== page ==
Step-by-Step Brake Tech for Our Mazdaspeed3

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Update by J.G. Pasterjak to the Mazda Mazdaspeed3 project car
Oct 26, 2010

Our rationale for upgrading our Mazdaspeed3 project has been relatively simple, but also quite subjective. Our goal is to improve or magnify the things we love about the car—or correct some of its shortcomings—without creating any new compromises. While that’s easily expressed, it’s not always so easily pulled off. Our latest fine tune was to replace the stock brake pads. While the MS3 has good brakes from the factory, heat was prone to making them rather inconsistent. They didn’t fade quite as badly as many stock brake setups we’ve encountered, but once they got hot, it felt like you were hitting a brake pedal in a different car each time you applied it.

Our solution came in the form of some EBC Yellowstuff pads. These are specifically formulated to work within a very wide range of temperatures, and EBC promotes them as a nearly universal solution for street, autocross and even track day use. It’s pretty impressive when one pad can work in such a wide range of applications. While throwing a set of pads on a car is usually a quick and simple undertaking, doing so on the MS3 was a profanity-laden, blood-soaked orgy of frustration. Well, it wasn’t actually that bad, but a few niggling factors combined to make this pad change a bit tougher than others. Heavy front calipers, short brake hoses and those infernal screw-in rear pistons make for slow going, but it’s still a project the home mechanic can tackle with some patience.

Hopefully our step-by-step guide helps as well.

Grassroots Motorsports Mazdaspeed3 project update 1. Start at the front. Well, actually, start by properly lifting the car and securing it on jackstands. Then, remove the wheels and prepare to brake dance. Start by removing the anti-rattle spring. Throw a towel over the spring before you pry it out because it’s under a tremendous amount of tension. You don’t want to lose an eye. Pry up on the center of the spring and pry out on the ends with another screwdriver while prying up on that center.
Grassroots Motorsports Mazdaspeed3 project update 2. Once the spring is out, remove the two bolts that hold the caliper to the bracket. You’ll need a 17mm wrench or socket.
Grassroots Motorsports Mazdaspeed3 project update 3. When the caliper is loose, hang it from a bungee or wire. The front caliper is quite heavy, and the brake line is quite short, so have your hanger ready to go.
Grassroots Motorsports Mazdaspeed3 project update 4. With the caliper loose, remove the old pads and compress the caliper piston back into the caliper. You can use gentle pressure with a clamp or brake compressor to ease the piston back in. We always use the old pads for compression so we don’t damage the new ones.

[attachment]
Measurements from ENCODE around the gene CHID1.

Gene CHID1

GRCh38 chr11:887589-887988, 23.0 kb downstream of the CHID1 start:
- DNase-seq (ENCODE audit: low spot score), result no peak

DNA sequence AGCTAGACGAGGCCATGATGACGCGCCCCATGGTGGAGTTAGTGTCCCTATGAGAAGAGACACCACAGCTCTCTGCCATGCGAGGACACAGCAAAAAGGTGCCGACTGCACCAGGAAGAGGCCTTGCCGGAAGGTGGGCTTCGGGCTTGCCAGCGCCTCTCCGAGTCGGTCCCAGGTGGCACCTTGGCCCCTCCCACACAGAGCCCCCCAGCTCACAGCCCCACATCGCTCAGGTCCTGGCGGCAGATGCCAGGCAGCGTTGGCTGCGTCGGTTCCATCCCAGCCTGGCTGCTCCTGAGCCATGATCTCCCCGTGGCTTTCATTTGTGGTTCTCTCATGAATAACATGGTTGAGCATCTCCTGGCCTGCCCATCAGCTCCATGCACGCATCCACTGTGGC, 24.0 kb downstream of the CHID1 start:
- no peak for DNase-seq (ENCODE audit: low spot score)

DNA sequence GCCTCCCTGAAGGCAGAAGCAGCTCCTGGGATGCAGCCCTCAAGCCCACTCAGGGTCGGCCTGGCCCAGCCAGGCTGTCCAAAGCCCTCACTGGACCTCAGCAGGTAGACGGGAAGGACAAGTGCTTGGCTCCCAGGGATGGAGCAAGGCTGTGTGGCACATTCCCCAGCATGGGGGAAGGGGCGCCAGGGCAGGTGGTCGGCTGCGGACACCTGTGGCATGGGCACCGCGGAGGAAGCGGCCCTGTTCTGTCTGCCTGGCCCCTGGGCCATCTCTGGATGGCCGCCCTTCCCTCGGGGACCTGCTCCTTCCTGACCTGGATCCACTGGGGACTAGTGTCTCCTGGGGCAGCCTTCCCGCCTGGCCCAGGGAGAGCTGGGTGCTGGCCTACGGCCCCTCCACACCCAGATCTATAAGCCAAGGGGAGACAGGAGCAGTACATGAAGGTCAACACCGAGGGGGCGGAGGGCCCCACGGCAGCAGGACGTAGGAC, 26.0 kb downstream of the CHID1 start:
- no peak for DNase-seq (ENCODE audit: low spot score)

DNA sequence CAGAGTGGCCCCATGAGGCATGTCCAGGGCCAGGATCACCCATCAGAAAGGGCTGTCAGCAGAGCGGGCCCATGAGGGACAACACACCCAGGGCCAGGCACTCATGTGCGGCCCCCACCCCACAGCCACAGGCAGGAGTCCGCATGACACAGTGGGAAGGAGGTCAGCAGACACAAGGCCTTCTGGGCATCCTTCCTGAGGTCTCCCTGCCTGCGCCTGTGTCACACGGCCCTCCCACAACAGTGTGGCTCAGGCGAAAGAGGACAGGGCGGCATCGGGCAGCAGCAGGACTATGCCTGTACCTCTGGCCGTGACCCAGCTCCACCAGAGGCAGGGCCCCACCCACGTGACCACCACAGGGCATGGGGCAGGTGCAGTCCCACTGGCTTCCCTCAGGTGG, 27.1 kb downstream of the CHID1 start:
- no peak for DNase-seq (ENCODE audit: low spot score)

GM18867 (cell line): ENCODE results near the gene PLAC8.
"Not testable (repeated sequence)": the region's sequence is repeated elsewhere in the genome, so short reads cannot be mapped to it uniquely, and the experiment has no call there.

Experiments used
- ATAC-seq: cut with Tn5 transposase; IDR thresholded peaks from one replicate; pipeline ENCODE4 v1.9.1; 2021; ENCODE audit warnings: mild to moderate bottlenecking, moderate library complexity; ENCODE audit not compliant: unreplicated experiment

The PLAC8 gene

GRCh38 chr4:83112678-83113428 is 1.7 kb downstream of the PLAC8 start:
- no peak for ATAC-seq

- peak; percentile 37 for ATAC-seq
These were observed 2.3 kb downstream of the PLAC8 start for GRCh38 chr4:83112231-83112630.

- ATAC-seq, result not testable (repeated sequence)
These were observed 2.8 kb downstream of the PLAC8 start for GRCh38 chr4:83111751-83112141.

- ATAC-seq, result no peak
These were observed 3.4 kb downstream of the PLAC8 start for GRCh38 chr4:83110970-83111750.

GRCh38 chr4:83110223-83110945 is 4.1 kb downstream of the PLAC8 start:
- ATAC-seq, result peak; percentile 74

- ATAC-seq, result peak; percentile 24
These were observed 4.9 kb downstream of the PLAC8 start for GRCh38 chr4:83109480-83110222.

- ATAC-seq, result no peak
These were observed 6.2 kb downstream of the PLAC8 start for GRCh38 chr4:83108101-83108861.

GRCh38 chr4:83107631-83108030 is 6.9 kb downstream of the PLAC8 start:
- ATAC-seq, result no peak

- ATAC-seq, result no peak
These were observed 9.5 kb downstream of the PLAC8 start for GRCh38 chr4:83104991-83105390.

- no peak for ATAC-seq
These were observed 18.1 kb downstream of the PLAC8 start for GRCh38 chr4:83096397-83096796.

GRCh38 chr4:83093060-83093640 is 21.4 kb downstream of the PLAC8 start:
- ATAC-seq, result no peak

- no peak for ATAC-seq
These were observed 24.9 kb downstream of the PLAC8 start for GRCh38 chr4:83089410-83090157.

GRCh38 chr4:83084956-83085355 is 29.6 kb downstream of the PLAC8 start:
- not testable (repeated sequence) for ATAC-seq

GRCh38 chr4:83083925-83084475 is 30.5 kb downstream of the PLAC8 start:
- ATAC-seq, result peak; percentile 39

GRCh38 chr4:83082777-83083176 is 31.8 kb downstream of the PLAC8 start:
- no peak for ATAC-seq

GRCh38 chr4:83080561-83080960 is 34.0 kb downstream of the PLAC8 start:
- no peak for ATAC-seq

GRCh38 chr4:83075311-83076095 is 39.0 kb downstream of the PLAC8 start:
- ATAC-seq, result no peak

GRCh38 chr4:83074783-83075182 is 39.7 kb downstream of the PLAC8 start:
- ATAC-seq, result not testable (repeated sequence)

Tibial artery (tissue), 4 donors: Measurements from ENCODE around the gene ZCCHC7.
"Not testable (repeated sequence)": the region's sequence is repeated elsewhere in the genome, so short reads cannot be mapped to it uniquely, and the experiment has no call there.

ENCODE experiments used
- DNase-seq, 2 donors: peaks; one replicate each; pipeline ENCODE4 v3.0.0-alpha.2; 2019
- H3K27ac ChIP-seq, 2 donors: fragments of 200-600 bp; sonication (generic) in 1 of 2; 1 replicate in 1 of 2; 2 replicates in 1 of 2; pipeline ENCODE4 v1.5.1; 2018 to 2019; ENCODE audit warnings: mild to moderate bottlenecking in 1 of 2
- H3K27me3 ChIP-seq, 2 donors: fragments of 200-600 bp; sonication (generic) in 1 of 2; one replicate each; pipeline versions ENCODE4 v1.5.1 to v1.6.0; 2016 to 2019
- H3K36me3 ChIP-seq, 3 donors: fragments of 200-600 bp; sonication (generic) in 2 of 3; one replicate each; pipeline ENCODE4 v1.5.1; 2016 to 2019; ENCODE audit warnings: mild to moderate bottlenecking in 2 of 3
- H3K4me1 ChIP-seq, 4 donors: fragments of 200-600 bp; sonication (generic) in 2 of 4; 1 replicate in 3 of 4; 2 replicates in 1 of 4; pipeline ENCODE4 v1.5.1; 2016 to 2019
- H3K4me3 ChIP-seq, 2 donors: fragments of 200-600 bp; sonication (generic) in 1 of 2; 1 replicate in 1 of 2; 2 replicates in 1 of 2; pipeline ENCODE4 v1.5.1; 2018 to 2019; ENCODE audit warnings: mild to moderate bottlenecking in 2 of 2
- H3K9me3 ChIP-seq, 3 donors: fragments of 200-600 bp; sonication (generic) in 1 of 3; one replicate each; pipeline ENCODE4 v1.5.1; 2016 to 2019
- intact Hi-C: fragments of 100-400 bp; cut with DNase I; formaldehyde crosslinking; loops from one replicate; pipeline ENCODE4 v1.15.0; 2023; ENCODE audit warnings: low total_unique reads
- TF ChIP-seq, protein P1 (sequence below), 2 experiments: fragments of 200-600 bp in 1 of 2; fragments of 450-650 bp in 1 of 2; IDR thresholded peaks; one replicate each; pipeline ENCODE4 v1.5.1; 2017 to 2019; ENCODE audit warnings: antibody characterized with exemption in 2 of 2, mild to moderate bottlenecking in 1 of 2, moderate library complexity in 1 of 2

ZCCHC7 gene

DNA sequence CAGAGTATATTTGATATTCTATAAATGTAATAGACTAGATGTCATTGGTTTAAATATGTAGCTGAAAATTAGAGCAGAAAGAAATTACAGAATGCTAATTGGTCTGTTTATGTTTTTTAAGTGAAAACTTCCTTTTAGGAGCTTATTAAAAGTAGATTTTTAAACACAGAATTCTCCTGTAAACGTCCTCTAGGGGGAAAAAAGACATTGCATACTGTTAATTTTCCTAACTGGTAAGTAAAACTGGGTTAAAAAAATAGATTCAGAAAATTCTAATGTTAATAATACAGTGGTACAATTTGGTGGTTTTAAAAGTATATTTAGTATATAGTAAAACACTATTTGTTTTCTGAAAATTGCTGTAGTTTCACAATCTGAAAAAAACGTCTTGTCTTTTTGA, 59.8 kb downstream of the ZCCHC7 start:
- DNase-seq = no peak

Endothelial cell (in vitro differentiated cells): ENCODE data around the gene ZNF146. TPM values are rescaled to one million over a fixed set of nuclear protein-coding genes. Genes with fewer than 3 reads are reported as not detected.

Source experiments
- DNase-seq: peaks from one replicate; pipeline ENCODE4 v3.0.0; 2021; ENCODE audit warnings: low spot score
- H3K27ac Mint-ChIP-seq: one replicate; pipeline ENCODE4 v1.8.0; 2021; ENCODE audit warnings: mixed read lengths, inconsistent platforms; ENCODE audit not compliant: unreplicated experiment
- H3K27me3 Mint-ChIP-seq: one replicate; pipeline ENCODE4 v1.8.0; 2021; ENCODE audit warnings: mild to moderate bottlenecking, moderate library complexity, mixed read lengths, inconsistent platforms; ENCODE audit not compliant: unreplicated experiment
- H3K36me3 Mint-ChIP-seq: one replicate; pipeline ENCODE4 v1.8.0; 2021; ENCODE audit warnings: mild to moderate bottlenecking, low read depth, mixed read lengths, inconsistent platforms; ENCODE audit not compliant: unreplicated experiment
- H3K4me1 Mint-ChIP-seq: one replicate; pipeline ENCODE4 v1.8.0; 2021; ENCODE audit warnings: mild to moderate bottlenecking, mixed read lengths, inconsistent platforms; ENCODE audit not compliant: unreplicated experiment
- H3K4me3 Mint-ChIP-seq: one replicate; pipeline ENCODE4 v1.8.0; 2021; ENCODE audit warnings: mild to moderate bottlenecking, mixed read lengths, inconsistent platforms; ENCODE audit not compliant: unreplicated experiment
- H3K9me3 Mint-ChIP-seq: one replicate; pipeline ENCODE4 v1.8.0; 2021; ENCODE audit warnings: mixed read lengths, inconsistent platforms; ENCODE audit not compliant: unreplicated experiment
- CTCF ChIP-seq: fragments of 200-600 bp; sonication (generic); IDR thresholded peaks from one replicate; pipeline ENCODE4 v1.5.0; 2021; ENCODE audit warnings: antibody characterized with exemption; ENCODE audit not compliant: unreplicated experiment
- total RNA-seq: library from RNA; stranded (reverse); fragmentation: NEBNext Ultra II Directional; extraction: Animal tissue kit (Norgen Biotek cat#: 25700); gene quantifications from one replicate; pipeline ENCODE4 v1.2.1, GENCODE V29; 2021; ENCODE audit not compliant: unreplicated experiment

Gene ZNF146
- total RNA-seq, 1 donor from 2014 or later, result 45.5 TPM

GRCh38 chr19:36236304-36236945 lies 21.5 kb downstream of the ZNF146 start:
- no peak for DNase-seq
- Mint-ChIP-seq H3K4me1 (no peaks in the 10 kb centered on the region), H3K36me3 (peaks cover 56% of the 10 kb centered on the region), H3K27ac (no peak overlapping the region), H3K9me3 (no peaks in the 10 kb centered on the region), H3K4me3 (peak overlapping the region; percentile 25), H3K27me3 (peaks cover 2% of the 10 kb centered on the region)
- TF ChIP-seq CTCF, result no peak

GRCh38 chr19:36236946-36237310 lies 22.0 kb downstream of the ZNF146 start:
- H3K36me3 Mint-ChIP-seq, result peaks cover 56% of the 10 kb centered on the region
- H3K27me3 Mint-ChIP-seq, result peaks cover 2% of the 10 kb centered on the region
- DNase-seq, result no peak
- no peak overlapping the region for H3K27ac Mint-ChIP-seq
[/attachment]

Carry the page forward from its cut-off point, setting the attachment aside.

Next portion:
Grassroots Motorsports Mazdaspeed3 project update 5. Speaking of new pads, we used EBC Yellowstuff compounds, and this is the step where you put those in. Once you guide them into place in the caliper, you can bolt the caliper back onto the bracket and reinstall the anti-rattle spring.

And that’s it for the front. It sounds easier than it actually is, however, as the heavy caliper, many sharp edges and tight clearneces combine to make the job a little tricky. Just go slow, and have some Bactine on hand. Now we can move to the rear….

Grassroots Motorsports Mazdaspeed3 project update 1. There’s an anti-rattle spring in the rear as well, but it’s not quite the eye-remover that the front one is. Gently pry it out and set it aside.
Grassroots Motorsports Mazdaspeed3 project update 2. With a 14mm wrench, remove the two bolts that hold the caliper to the bracket. You’ll need flexible fingers for this part.
Grassroots Motorsports Mazdaspeed3 project update 3. Once those bolts are out, you can lift the caliper off the rotor. At this point, if you haven’t released the parking brake, you have little chance of getting the caliper off no matter how hard you try—or so we hear. The brake pads will probably fall out at this point. If not, simply remove them now.
Grassroots Motorsports Mazdaspeed3 project update 4. At this point, the sliding carriage that allows the caliper to “float” can be removed and the sliders can be wiped clean. Removing the carriage will also create some space for the next step.
Grassroots Motorsports Mazdaspeed3 project update 5. Technically, this is not the right tool for the job, but it works fine if you’re patient. The rear pistons need to be rotated clockwise as they’re compressed. You can use a special tool for this called a caliper cube, or you can use a pair of needle-nosed pliers. Apply gentle pressure as you twist the piston clockwise, and it will slowly retract into the caliper.
Grassroots Motorsports Mazdaspeed3 project update 6. Once you compress the piston enough, you can reinstall the floating bracket, install the pads (like in the front, we used EBC Yellowstuffs in the rear—it seemed to make sense), and reinstall the caliper. Those bolts are just as hard to get in as they were to get out, possibly even moreso.
Grassroots Motorsports Mazdaspeed3 project update 7. With the caliper back on, you can reinstall the anti-rattle spring, put the wheels back on and drop the car. Remember, before you lower the car, give the brakes a few pumps to take up the slack in the calipers—unless you want to watch it roll into your garage door.
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